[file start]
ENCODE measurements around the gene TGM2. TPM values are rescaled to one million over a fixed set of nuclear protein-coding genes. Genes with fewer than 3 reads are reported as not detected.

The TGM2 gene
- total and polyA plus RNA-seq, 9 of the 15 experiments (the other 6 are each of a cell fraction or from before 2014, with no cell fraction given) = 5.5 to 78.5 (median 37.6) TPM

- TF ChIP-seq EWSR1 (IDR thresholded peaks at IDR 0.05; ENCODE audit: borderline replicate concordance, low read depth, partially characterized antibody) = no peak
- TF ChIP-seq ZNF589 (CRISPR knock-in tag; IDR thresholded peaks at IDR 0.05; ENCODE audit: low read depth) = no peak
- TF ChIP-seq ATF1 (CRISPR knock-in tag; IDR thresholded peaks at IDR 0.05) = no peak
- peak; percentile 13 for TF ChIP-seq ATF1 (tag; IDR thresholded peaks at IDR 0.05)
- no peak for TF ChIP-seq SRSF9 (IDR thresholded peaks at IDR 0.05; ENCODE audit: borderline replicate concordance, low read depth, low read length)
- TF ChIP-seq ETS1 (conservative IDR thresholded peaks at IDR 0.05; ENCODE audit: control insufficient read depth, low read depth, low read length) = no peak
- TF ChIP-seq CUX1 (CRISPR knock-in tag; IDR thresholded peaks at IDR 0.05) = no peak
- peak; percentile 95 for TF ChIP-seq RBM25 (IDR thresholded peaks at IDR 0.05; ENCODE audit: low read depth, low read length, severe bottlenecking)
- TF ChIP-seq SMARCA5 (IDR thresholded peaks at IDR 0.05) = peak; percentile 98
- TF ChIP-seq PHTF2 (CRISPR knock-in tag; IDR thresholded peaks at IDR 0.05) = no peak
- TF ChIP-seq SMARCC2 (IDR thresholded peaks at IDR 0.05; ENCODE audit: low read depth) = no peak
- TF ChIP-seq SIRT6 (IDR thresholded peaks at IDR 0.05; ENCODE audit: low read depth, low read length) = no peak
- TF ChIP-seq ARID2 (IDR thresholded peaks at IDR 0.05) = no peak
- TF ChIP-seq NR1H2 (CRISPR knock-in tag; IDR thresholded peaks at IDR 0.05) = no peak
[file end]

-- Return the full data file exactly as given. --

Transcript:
ENCODE measurements around the gene TGM2. TPM values are rescaled to one million over a fixed set of nuclear protein-coding genes. Genes with fewer than 3 reads are reported as not detected.

The TGM2 gene
- total and polyA plus RNA-seq, 9 of the 15 experiments (the other 6 are each of a cell fraction or from before 2014, with no cell fraction given) = 5.5 to 78.5 (median 37.6) TPM

- TF ChIP-seq EWSR1 (IDR thresholded peaks at IDR 0.05; ENCODE audit: borderline replicate concordance, low read depth, partially characterized antibody) = no peak
- TF ChIP-seq ZNF589 (CRISPR knock-in tag; IDR thresholded peaks at IDR 0.05; ENCODE audit: low read depth) = no peak
- TF ChIP-seq ATF1 (CRISPR knock-in tag; IDR thresholded peaks at IDR 0.05) = no peak
- peak; percentile 13 for TF ChIP-seq ATF1 (tag; IDR thresholded peaks at IDR 0.05)
- no peak for TF ChIP-seq SRSF9 (IDR thresholded peaks at IDR 0.05; ENCODE audit: borderline replicate concordance, low read depth, low read length)
- TF ChIP-seq ETS1 (conservative IDR thresholded peaks at IDR 0.05; ENCODE audit: control insufficient read depth, low read depth, low read length) = no peak
- TF ChIP-seq CUX1 (CRISPR knock-in tag; IDR thresholded peaks at IDR 0.05) = no peak
- peak; percentile 95 for TF ChIP-seq RBM25 (IDR thresholded peaks at IDR 0.05; ENCODE audit: low read depth, low read length, severe bottlenecking)
- TF ChIP-seq SMARCA5 (IDR thresholded peaks at IDR 0.05) = peak; percentile 98
- TF ChIP-seq PHTF2 (CRISPR knock-in tag; IDR thresholded peaks at IDR 0.05) = no peak
- TF ChIP-seq SMARCC2 (IDR thresholded peaks at IDR 0.05; ENCODE audit: low read depth) = no peak
- TF ChIP-seq SIRT6 (IDR thresholded peaks at IDR 0.05; ENCODE audit: low read depth, low read length) = no peak
- TF ChIP-seq ARID2 (IDR thresholded peaks at IDR 0.05) = no peak
- TF ChIP-seq NR1H2 (CRISPR knock-in tag; IDR thresholded peaks at IDR 0.05) = no peak